Page  13 ï~~2002 THE MICHIGAN BOTANIST 13 THE BIG TREES OF MICHIGAN 27. Prunus pensylvanica L.f. Pin Cherry Kenneth M. Hiser & Elwood B. Ehrle Department of Biological Sciences Western Michigan University Kalamazoo, MI 49008 The largest known Pin Cherry in Michigan is located in Fischer's Woods, 2.5 miles north of the city of Kalamazoo (Kalamazoo County) in the southwestern portion of the Lower Peninsula. Description of the Species: The Pin Cherry is a member of the rose family, Rosaceae, and is characterized by having showy, insect-pollinated, perfect flowers. Within this family, five tree genera are native to Michigan. The genus Prunus, with seven species native to Michigan, is distinguished by having drupes ("stone" fruits) and often paired glands at the base of the leaf blade (Voss 1985). The drupes of the Pin Cherry are bright red and borne in umbels. The leaves are alternate with oblong-lanceolate blades having finely serrate margins (with incurved teeth), tapering to a sharp tip (see Fig. 1). The bark of its twigs is light reddish-brown, thin, smooth (often peeling), with prominent, widely-spaced orange lenticels. Flowers generally appear in late spring, and are distinctly perigynous, with five white petals. The Pin Cherry is characteristically a fast-growing, short-lived "nurse tree" found in open, upland areas. It is usually associated with Populus species and pines and gives way to other hardwoods. Location of Michigan's Big Tree: The tree can be located by taking Kalamazoo Avenue west from downtown Kalamazoo to its end at Douglas Avenue. Take Douglas Avenue north 2.5 miles to the Hi-Lo Bar on the right side of the road. Just beyond the Hi-Lo is a paved private drive on the left side of the road. If you have obtained permission, follow the drive to the Fischer residence. There is a trail from the house through the woods past the tennis court. Near the top of a rise, the tree can be seen about twenty feet into the woods off the right side of the trail. Description of Michigan's Big Tree: The tree is healthy, with a solid single trunk, measured at 48" (122 cm) in circumference four and a half feet above the ground [Diameter=15" (38 cm)]. Its crown spread was measured at 22' (6.75 m), which is relatively small, probably due to the competition of many nearby trees. The tree is 95' (29 m) tall. INVITATION TO PARTICIPATE If you would like to join us in extending this series of articles by visiting and describing one or more of Michigan's Big Trees, please contact Elwood B. Ehrle for help with locations, specifications for taking measurements, and assistance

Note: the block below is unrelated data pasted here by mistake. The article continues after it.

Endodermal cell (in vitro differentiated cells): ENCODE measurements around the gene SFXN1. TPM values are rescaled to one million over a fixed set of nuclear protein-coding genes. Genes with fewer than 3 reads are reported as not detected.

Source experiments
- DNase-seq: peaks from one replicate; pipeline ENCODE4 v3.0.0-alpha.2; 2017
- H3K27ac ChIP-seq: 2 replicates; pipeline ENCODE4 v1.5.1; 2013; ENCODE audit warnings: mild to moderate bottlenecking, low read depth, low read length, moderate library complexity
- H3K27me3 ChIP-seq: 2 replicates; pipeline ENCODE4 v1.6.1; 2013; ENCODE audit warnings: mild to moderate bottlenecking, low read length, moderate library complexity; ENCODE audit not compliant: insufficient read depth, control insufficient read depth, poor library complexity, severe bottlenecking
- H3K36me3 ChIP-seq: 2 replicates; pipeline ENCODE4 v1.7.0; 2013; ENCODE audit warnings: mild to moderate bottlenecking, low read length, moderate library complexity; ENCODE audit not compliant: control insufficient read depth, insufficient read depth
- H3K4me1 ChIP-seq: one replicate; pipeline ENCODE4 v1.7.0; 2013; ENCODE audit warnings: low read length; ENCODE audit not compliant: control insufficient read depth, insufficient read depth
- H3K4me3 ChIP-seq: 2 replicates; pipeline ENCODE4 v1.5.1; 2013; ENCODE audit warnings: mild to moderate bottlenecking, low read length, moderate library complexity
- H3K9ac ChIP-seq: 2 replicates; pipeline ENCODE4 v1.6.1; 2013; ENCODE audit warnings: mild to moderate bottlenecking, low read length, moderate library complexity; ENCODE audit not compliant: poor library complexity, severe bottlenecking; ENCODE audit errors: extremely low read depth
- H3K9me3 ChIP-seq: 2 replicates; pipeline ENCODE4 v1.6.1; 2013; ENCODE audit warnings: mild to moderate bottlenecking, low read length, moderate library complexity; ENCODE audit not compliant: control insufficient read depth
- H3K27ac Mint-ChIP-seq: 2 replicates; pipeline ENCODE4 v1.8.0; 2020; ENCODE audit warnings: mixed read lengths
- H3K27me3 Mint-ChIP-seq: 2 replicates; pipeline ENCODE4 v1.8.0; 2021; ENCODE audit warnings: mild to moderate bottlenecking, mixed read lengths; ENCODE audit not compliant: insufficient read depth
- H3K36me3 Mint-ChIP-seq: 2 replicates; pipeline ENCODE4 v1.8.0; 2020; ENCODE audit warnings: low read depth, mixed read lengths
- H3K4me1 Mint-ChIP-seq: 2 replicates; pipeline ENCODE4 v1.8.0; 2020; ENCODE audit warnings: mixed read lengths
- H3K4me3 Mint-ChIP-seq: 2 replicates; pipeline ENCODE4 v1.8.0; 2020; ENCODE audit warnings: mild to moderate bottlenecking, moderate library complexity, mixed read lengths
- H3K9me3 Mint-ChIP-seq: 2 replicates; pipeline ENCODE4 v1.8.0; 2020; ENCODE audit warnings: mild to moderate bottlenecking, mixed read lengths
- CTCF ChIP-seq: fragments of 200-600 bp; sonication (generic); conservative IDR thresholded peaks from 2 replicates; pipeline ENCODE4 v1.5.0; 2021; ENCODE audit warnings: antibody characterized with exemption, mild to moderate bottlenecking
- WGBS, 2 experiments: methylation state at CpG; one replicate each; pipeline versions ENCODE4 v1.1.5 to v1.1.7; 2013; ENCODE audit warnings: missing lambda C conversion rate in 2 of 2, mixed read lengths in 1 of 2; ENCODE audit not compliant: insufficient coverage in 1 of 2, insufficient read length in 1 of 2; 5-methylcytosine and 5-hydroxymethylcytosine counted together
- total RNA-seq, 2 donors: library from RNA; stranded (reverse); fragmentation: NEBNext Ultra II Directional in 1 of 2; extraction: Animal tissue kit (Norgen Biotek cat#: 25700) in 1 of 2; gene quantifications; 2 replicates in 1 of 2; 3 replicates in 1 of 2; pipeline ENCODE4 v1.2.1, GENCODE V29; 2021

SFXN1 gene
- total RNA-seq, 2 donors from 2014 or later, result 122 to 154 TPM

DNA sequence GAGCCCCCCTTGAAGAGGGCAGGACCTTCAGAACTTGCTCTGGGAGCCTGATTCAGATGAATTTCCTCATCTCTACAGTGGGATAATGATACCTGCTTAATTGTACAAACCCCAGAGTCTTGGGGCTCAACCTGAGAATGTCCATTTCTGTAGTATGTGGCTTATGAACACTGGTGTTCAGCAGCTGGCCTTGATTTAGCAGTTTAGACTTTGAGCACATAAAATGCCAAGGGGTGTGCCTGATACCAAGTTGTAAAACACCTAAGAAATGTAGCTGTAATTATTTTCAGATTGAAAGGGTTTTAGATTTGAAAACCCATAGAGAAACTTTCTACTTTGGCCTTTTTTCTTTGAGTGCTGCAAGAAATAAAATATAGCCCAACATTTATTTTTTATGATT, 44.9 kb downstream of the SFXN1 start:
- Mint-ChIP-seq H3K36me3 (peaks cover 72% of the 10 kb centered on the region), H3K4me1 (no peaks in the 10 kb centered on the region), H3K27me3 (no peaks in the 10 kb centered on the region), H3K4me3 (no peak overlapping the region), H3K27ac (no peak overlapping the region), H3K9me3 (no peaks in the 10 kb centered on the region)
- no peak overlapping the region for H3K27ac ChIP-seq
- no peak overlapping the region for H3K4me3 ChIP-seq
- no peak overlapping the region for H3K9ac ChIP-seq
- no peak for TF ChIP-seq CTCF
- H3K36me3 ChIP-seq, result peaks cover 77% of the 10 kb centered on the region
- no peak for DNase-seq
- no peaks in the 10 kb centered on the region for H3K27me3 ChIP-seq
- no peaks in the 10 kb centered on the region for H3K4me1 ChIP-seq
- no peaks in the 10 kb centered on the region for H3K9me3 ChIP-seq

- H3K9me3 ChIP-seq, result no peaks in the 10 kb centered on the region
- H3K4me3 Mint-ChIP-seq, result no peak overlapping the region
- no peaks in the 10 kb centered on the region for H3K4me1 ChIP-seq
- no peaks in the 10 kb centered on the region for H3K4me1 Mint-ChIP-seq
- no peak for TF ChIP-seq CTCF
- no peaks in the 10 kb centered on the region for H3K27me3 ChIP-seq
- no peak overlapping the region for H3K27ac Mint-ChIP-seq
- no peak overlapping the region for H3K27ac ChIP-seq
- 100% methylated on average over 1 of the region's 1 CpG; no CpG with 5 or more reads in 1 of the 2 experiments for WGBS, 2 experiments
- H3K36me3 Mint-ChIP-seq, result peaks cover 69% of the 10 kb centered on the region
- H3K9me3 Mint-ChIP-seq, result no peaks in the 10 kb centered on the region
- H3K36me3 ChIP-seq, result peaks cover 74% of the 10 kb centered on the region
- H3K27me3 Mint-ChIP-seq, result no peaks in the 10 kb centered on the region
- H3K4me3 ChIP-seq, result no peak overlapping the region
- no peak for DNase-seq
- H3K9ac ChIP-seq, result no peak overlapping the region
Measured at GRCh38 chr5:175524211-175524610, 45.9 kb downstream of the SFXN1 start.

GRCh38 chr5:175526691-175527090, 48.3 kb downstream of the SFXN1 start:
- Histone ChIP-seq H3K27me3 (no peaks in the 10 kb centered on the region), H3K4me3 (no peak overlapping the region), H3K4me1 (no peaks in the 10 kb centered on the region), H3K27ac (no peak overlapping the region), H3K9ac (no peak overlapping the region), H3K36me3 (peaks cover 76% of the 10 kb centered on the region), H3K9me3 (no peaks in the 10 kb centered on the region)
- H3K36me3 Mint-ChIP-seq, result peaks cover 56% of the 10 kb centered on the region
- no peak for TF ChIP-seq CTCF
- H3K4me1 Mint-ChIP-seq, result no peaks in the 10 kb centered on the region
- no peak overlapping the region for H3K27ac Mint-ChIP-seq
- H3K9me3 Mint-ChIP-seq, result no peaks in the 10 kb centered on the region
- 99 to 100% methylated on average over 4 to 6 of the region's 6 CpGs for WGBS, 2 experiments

Page  14 ï~~14 THE MICHIGAN BOTANIST Vol. 41 FIGURE 1. Documented distribution in Michigan and characteristics of the Pin Cherry. Map is from Voss (1985). Illustrations are from Barnes & Wagner (1991). 1. Winter twig xl; 2. Portion of twig, enlarged; 3. Leaf x%. 4. Margin of leaf, enlarged; 5. Flowering twig, xV; 6. Flower, enlarged; 7. Fruit, drupes, xl. with the manuscript. The Michigan Botanical Club encourages your involvement in this activity. Please remember to ask permission before entering private property. LITERATURE CITED Barnes, B.V., & W.H. Wagner, Jr. 1991. Michigan Trees. A Guide to the Trees of Michigan and the Great Lakes Region. University of Michigan Press, Ann Arbor. viii +383 pp. Voss, E.G. 1985. Michigan Flora. Part II. Dicots (Saururaceae-Cornaceae) Bulletin of the Cranbrook Institute of Science 59 and University of Michigan Herbarium. xix +724 pp. 2 7 3 6.ON FIGURE 1. Documented distribution in Michigan and characteristics of the Pin Cherry. Map is from Voss (1985). Illustrations are from Barnes & Wagner (1991). 1. Winter twig xl; 2. Portion of twig, enlarged; 3. Leaf x3/4. 4. Margin of leaf, enlarged; 5. Flowering twig, x%; 6. Flower, enlarged; 7. Fruit, drupes, xl. with the manuscript. The Michigan Botanical Club encourages your involvement in this activity. Please remember to ask permission before entering private property. LITERATURE CITED Barnes, B.V., & W.H. Wagner, Jr. 1991. Michigan Trees. A Guide to the Trees of Michigan and the Great Lakes Region. University of Michigan Press, Ann Arbor. viii +383 pp. Voss, E.G. 1985. Michigan Flora. Part II. Dicots (Saururaceae-Cornaceae) Bulletin of the Cranbrook Institute of Science 59 and University of Michigan Herbarium. xix +724 pp.